On one of comedian Eddie Murphy’s old albums he does a bit about how black people would never stick around a haunted house the way the white couple did in the horror classic The Amityville Horror. Murphy should have heeded his own advice and just turned around and left when offered the script to the comedy The Haunted Mansion.
Murphy stars as Jim Evers a successful real estate agent, whose workaholic tendencies are being to be a strain on his wife and business partner Sarah (Marsha Thomason) and their two children (Marc John Jefferies and Aree Davis). Although agreeing to a family weekend vacation, he can’t resist stopping at an old mansion whose owner he’s been told wants to sell. However, a sudden rainstorm traps the family for the night and Jim soon discovers that all is not right in the creepy old house. For one thing, it’s owner Master Gracey (Nathaniel Parker), his butler Ramsley (Terrence Stamp) and the rest of the household staff are ghosts and that Gracey seems to think that Sarah is actually his long dead love Elizabeth. Jim and his children must unravel the mystery of Elizabeth’s death before it becomes too late for them all.
Like this past summer’s Pirates of the Caribbean, Haunted Mansion is based on a popular Walt Disney theme park ride. Both have elements of horror mixed into their stories, but only Pirates manages to make it mesh well with that film’s high adventure storyline. Haunted Mansion, however, is a jumbled mess. The mystery elements are fairly straightforward and don’t really demand much from the viewer, young or old. Although touted as a comedy, most of the jokes fall flat, though blame for that can be laid firmly on Murphy’s shoulders.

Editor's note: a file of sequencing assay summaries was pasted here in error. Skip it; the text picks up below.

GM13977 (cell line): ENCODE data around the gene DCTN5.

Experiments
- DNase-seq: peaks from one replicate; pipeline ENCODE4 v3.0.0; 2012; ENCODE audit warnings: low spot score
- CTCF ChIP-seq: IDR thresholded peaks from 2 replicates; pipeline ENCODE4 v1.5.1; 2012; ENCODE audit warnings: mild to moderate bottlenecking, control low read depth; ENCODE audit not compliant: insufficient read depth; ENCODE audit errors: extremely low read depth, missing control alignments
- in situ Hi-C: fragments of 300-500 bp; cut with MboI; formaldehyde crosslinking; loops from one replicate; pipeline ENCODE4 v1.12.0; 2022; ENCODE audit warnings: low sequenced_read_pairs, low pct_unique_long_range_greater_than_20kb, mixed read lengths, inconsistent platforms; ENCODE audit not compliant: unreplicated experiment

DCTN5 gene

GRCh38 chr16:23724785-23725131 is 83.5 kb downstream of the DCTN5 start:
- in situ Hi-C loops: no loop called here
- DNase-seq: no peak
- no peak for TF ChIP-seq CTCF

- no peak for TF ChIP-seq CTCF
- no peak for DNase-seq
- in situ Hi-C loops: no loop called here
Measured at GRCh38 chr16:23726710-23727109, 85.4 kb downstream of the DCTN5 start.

Logic holes abound in the script. Why are the other two servants (Wallace Shawn and Dina Waters in criminally underdeveloped roles) haunting the house? Was it just plain chance that Sarah looks exactly like the long dead Elizabeth or is there a familial connection? Why would a wealthy family turn their entire back yard into a cemetery?
Like Pirates Of The Caribbean, Haunted Mansion does have its fair share of nods towards the ride that spawned it. Pirates made these tips of the hat subtle and organic in the film. The ones in Haunted Mansion feel forced into the script and in a few instances, most notably the barbershop quartet singing busts and the ghostly hitchhikers, grind the film to a halt.
Visually the film is impressive. The Mansion sets are creepy and radiate a world-weariness that mirrors that of its ghostly occupants. The ghost effects are nice, particularly when a spirit is seen moving quickly. Unfortunately, there isn’t a whole lot in the screenplay to hold up the effects. For the most part, the ghost segments are not too scary for the kiddie audience. One sequence involving Murphy and a crypt full of attacking zombies may be too intense for some of the youngest viewers, in addition to feeling wildly out of place tonally with the rest of the picture.
Eddie Murphy plays the part of a workaholic real estate agent way too broadly, throwing away far too many one liners that could have garnered laughs. It’s a sad state when Murphy is outperformed in the comedy department by his two young co-stars.